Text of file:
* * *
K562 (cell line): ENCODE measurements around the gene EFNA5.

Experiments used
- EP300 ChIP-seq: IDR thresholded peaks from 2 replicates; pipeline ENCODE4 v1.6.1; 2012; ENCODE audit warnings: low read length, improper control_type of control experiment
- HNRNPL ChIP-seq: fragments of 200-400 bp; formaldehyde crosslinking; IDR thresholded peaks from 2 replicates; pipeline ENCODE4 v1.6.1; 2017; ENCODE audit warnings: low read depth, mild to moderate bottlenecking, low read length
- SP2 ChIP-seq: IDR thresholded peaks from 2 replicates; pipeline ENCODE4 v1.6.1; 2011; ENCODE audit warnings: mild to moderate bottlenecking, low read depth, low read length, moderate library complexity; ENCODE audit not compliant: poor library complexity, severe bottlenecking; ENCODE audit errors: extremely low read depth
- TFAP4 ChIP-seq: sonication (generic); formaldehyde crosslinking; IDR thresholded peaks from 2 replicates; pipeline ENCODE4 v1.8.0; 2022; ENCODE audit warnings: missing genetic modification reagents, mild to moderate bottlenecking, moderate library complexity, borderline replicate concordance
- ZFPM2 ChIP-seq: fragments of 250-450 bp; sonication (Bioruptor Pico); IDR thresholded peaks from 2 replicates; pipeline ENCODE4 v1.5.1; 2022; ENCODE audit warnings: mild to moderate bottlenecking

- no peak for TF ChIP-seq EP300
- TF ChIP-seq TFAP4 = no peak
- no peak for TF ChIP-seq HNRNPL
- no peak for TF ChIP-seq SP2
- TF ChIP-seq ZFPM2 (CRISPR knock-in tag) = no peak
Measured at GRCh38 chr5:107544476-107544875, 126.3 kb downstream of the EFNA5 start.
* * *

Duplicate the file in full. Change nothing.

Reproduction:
K562 (cell line): ENCODE measurements around the gene EFNA5.

Experiments used
- EP300 ChIP-seq: IDR thresholded peaks from 2 replicates; pipeline ENCODE4 v1.6.1; 2012; ENCODE audit warnings: low read length, improper control_type of control experiment
- HNRNPL ChIP-seq: fragments of 200-400 bp; formaldehyde crosslinking; IDR thresholded peaks from 2 replicates; pipeline ENCODE4 v1.6.1; 2017; ENCODE audit warnings: low read depth, mild to moderate bottlenecking, low read length
- SP2 ChIP-seq: IDR thresholded peaks from 2 replicates; pipeline ENCODE4 v1.6.1; 2011; ENCODE audit warnings: mild to moderate bottlenecking, low read depth, low read length, moderate library complexity; ENCODE audit not compliant: poor library complexity, severe bottlenecking; ENCODE audit errors: extremely low read depth
- TFAP4 ChIP-seq: sonication (generic); formaldehyde crosslinking; IDR thresholded peaks from 2 replicates; pipeline ENCODE4 v1.8.0; 2022; ENCODE audit warnings: missing genetic modification reagents, mild to moderate bottlenecking, moderate library complexity, borderline replicate concordance
- ZFPM2 ChIP-seq: fragments of 250-450 bp; sonication (Bioruptor Pico); IDR thresholded peaks from 2 replicates; pipeline ENCODE4 v1.5.1; 2022; ENCODE audit warnings: mild to moderate bottlenecking

- no peak for TF ChIP-seq EP300
- TF ChIP-seq TFAP4 = no peak
- no peak for TF ChIP-seq HNRNPL
- no peak for TF ChIP-seq SP2
- TF ChIP-seq ZFPM2 (CRISPR knock-in tag) = no peak
Measured at GRCh38 chr5:107544476-107544875, 126.3 kb downstream of the EFNA5 start.